Tuesday, September 18, 2012

Can I build and EMP?

Recently a Wyoming sophomore asked us, "I'm looking into building a small scale EMP for the Science Fair. Do you think this would be okay with ISEF?"

Several of the Science Posse's engineering graduate Fellows responded:

What an interesting idea!

Unfortunately, there is a pretty good chance that playing around with an ‘electromagnetic pulse’ producer immediately rubs up against FCC rules in the US Because the effects of EMP can be damaging to both electronics and people (and other living things), I'd back away from it pretty quickly.  A "twist" on the idea might be to look at EM sensing, that is, there are a bunch of things that can be "picked up in the ether," beyond just radio broadcasts.  Here's an example detector found via googling: http://www.zen22142.zen.co.uk/Circuits/Misc/emf.htm

Wednesday, September 5, 2012

Slippery Science!

Recently a Wyoming sophomore asked us, "I am currently considering researching and doing my project on the coefficient of friction and how it applies to winter sports. I heard that when you snowboard down a hill, the friction between the board and the snow melts a thin layer of it and gives you a sheet of water to slide on. I am looking to research this more in depth and possibly experiment with different amounts of friction."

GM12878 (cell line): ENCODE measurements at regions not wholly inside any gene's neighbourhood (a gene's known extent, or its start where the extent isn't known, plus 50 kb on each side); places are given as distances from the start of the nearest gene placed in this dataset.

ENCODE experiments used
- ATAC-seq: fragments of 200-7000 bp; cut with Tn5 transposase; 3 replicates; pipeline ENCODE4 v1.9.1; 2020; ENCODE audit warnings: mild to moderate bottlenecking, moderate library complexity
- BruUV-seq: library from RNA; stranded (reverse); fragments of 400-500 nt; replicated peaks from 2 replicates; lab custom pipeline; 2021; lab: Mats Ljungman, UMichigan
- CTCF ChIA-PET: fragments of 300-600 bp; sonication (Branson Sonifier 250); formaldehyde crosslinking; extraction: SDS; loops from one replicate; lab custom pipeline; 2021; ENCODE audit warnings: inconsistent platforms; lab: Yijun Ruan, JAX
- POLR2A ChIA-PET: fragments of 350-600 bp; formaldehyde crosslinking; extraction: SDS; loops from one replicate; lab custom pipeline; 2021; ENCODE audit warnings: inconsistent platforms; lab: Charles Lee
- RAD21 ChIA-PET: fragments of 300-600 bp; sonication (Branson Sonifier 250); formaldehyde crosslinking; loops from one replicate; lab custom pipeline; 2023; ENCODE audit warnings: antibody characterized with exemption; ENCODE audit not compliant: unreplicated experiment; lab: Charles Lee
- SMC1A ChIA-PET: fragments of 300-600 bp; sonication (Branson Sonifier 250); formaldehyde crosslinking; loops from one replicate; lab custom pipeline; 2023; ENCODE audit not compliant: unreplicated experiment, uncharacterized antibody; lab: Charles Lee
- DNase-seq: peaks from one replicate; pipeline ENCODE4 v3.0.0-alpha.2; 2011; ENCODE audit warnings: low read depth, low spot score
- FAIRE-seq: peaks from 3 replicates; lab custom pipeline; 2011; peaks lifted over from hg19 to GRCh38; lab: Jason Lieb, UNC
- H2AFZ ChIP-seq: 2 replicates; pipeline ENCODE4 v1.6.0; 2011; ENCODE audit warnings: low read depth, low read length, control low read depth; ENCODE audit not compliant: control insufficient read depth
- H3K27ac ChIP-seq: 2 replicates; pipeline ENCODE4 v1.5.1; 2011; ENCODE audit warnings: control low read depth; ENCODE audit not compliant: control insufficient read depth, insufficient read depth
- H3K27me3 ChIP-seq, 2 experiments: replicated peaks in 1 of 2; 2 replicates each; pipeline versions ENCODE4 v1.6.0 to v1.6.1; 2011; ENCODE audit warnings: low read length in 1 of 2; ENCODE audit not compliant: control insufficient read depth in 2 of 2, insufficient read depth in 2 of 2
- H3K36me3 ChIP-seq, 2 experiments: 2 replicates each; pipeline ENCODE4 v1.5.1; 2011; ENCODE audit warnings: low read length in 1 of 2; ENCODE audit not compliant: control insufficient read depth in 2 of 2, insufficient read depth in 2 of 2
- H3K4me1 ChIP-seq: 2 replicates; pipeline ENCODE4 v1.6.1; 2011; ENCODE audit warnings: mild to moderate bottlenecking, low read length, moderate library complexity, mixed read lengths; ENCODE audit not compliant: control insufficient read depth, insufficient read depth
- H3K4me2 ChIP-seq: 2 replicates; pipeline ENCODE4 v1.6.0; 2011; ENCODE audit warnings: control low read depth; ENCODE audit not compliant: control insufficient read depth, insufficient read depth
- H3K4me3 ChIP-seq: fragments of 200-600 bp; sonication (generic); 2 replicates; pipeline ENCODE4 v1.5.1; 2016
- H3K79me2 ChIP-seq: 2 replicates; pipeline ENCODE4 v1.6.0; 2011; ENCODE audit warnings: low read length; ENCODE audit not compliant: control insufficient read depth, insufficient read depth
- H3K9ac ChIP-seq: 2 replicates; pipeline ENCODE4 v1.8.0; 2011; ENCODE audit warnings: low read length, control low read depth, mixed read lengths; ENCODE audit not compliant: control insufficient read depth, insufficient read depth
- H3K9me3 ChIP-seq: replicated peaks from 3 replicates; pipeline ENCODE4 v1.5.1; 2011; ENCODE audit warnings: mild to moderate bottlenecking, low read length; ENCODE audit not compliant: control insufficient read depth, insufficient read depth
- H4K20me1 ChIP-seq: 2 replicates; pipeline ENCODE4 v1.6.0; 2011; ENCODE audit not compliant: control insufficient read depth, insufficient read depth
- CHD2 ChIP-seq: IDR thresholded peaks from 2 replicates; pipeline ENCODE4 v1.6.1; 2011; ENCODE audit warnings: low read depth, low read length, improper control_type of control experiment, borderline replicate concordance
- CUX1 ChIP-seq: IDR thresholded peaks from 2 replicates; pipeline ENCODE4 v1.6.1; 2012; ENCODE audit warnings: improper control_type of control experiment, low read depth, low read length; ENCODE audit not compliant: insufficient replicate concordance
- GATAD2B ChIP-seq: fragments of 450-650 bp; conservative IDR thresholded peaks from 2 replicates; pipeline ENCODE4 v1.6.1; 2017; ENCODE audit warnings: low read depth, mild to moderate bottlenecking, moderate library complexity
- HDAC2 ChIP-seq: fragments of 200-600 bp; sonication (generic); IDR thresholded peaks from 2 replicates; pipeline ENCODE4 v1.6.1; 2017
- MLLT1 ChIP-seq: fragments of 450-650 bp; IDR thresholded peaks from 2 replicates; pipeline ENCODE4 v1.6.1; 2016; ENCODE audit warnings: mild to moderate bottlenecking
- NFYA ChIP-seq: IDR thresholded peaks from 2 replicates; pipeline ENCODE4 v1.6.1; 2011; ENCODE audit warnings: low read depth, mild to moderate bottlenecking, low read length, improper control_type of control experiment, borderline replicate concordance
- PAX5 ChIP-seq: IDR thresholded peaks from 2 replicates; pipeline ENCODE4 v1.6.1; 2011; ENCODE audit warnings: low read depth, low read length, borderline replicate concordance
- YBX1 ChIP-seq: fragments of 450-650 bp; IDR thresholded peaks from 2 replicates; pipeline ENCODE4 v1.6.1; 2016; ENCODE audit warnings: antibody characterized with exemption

Wow!  What an interesting project!  One of our graduate students in mathematics, Stephen Garth, found an article he thought might be interesting to you as it looks at the same idea you are interested in, although it talks about the idea using ice skating. We would encourage you to read it over and then get back to us with how that might impact what you want to research, and how you might research it.  (What does the article say about the ice melting under an ice skate? Do you think the same might be true with a snowboard?)   From there, we can try and match you up with a mentor who could help you a bit more!

Here is the link to the article that talks about 'why ice is slippery': http://www.nytimes.com/2006/02/21/science/21ice.html?pagewanted=all.  The New York Times article is pretty good and also nontechnical.  

Also Cornell has an “Ask a Scientist” portion on their Center for Materials Research website which is also below. This might be another great resource for your project as you develop it further!